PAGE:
Here I attempt to trace back the origins of the quotation “When wine sinks, words swim.” Was it Tomyris, Herodotus, Erasmus, Ray, the Scots, the English? Or a centuries-long whittling and amalgamation? Read on. And thanks to Bob for the inspiration to do this research!
Cyrus, the blood-thirsty! be not elated by this present event, since it was by the fruit of the vine, with which you surfeit yourselves, and become so insane, that as it sinks into your bodies, insulting words float upon your tongues. ~Queen Tomyris (500s BC), to Cyrus II of Persia, via herald, recorded by Herodotus of Halicarnassus (400s BC), translated literally into English prose from the text of Baeher by Henry Owgan, 1850 [Other 19th century translations, by Laurent and Johnson, give us: “it was the juice of the grape which being filled with, you rave so as to belch forth vile words upon yourselves, when it sinks down into the body.”
In Wine there’s Truth… A well-hammered proverb. Herodotus: “As the wine sinks down, words swim atop.” ~Desiderius Erasmus (1460s–1536), translated by Nathan Bailey, 1733 [in vino veritas
When the wine is in the words flow out. ~Herodotus, as quoted in Hugh Percy Jones, “Greek,” New Dictionary of Foreign Phrases and Classical Quotations, 1900 [I thought I had also seen the wording “when wine sinks down, words swim up” somewhere along my wine proverb researches, but because I can’t find it anywhere now I think it’s actually something I got twisted up in my own mind. Could certainly be an alternative translation, though.
What soberness conceals drunkenness reveales… Erasmus cites to this purpose a sentence out of Herodotus, When wine sinks, words swim. ~John Ray, A Collection of English Proverbs, Whereunto are added Local Proverbs with their Explications, Old Proverbial Rhythmes, Less known or Exotick Proverbial Sentences, and Scottish Proverbs, 1670
When Wine sinks Words swim. ~Scottish proverb, in A Complete Collection of Scotish Proverbs Explained and made Intelligible to the English Reader, by James Kelly, 1721 [The great paremiologist Wolfgang Mieder lists this as English in World Proverbs, 1986.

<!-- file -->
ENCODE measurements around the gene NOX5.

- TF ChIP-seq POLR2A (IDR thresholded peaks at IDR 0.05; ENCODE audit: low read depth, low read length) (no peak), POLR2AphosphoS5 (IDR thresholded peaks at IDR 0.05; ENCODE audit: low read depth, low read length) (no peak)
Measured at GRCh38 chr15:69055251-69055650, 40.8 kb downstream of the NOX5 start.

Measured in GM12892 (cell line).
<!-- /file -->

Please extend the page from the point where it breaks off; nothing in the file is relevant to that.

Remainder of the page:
When Wine sinks, Words swim. ~Gnomologia: Adagies and Proverbs; Wise Sentences and Witty Sayings, Ancient and Modern, Foreign and British, collected by Thomas Fuller, 1732
When wine sinks, words soom. ~Scottish Proverbs, collected and arranged by Andrew Henderson, 1832 [To soom, or soume, is to swim. Per John Jamieson’s Dictionary of the Scottish Language.
The French say, “Lorsque le vin descend, les paroles remontent” (When wine goes down, words come up). ~Burton Stevenson, The Home Book of Quotations, 1948
Excessive loquacity is one of the first and most noticeable manifestations of vinous activity, therefore we are not surprised at the many references in proverbial literature to the intimate connection of tipple and talk… hence the opinion, dating from the very ancient times, that under the excitement of wine the natural character is disclosed. “When wine sinks, words swim” is a maxim at least as old as Herodotus. ~“Proverbs and Epigrams on Wine and Water,” Meliora, Vol. 9, No. 34, 1866
Democritus said — Truth lay buried low
Down in a well, whose opening none might know.
But if Truth’s hid in Wine, as proverbs tell,
I’ll warrant me the Germans find this well.
~John Owen (c.1564–1620s), Welsh epigrammatist [a.k.a. Audoenus
The plot is laid: if all things fall out right,
I shall as famous be by this exploit
As Scythian Tomyris by Cyrus’ death.
~William Shakespeare, Henry VI, Part I, c.1597 [Countess of Auvergne, II, 3. Bonus quote referencing the woman, Queen of the Massagetae, who is the earliest person I can find saying a version of wine sinks words swim. Anyone with other roots of this proverb beyond those on this page, I’d be delighted if you’d let me know.